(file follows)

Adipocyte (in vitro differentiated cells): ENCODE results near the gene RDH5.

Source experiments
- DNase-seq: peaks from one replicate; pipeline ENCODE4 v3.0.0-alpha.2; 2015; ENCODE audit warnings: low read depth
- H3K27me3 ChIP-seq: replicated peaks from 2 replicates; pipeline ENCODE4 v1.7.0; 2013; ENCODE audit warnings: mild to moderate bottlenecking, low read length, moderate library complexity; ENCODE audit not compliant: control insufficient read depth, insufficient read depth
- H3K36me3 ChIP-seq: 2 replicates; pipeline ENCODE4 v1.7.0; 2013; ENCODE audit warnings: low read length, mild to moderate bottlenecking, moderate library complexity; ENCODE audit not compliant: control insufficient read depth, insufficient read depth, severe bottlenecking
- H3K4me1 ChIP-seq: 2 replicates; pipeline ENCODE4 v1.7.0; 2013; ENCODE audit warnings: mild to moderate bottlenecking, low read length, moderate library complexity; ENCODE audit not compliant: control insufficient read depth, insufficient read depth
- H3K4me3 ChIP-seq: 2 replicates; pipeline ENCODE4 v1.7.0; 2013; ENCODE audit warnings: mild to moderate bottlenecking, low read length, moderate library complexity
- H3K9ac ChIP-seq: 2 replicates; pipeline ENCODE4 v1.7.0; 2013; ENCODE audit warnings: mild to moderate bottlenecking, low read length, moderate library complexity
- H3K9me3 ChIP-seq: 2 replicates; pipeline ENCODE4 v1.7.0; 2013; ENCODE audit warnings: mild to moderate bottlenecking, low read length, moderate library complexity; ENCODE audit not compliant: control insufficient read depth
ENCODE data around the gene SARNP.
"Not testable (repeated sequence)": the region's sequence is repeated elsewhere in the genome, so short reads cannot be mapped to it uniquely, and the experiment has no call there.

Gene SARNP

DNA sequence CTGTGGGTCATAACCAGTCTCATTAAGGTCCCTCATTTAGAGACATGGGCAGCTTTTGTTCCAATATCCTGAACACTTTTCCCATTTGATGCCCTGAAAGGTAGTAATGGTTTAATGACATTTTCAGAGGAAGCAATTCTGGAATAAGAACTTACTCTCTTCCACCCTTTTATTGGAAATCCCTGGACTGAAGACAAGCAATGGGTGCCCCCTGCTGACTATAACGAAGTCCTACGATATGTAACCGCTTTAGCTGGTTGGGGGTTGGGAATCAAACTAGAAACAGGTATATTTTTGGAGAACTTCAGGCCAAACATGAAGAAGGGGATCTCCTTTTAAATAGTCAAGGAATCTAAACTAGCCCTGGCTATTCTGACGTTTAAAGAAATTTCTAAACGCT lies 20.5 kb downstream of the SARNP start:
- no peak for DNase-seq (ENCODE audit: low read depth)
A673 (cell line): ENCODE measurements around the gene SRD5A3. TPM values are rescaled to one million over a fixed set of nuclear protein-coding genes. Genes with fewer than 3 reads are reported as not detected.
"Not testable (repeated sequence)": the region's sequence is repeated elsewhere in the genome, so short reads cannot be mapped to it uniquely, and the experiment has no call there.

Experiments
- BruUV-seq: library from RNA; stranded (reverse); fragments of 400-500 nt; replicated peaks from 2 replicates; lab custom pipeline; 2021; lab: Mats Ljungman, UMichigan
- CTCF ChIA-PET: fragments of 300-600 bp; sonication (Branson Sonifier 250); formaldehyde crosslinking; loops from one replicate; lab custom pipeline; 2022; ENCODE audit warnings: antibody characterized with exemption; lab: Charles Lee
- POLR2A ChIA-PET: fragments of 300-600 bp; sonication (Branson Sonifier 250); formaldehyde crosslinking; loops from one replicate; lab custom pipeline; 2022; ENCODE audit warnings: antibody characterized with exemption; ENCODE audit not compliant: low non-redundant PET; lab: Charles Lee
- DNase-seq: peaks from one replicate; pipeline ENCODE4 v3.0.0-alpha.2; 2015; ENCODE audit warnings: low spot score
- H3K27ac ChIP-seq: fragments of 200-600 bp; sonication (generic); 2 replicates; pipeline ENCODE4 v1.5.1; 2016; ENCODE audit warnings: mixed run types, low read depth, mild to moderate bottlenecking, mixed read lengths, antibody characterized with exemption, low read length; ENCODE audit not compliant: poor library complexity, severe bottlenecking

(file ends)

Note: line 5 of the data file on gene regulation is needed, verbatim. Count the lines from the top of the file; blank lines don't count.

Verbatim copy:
- H3K36me3 ChIP-seq: 2 replicates; pipeline ENCODE4 v1.7.0; 2013; ENCODE audit warnings: low read length, mild to moderate bottlenecking, moderate library complexity; ENCODE audit not compliant: control insufficient read depth, insufficient read depth, severe bottlenecking